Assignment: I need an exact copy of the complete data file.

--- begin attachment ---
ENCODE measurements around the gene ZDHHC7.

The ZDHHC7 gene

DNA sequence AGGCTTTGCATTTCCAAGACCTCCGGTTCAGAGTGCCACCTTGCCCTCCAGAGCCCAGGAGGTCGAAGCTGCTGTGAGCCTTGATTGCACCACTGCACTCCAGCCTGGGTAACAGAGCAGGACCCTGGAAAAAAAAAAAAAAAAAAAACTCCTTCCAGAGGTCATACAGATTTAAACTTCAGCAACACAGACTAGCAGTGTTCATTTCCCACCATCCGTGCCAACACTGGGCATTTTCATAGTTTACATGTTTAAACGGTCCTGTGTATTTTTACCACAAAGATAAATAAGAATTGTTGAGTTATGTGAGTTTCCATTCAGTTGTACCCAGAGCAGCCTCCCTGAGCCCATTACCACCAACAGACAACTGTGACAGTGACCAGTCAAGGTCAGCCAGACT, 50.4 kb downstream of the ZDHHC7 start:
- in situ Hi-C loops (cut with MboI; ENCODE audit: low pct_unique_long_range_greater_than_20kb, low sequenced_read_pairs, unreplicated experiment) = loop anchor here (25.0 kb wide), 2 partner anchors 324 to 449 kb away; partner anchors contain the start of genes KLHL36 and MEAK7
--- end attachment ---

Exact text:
ENCODE measurements around the gene ZDHHC7.

The ZDHHC7 gene

DNA sequence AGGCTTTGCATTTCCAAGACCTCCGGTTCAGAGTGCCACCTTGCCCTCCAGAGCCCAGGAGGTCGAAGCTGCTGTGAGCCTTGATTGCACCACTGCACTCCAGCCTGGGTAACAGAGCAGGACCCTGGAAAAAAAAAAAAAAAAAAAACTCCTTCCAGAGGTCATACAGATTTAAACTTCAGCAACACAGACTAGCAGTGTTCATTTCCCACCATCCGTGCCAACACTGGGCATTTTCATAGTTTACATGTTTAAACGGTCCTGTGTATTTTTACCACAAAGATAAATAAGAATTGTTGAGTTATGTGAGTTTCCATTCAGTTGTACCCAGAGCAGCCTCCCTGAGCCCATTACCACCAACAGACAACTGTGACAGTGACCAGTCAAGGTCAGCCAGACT, 50.4 kb downstream of the ZDHHC7 start:
- in situ Hi-C loops (cut with MboI; ENCODE audit: low pct_unique_long_range_greater_than_20kb, low sequenced_read_pairs, unreplicated experiment) = loop anchor here (25.0 kb wide), 2 partner anchors 324 to 449 kb away; partner anchors contain the start of genes KLHL36 and MEAK7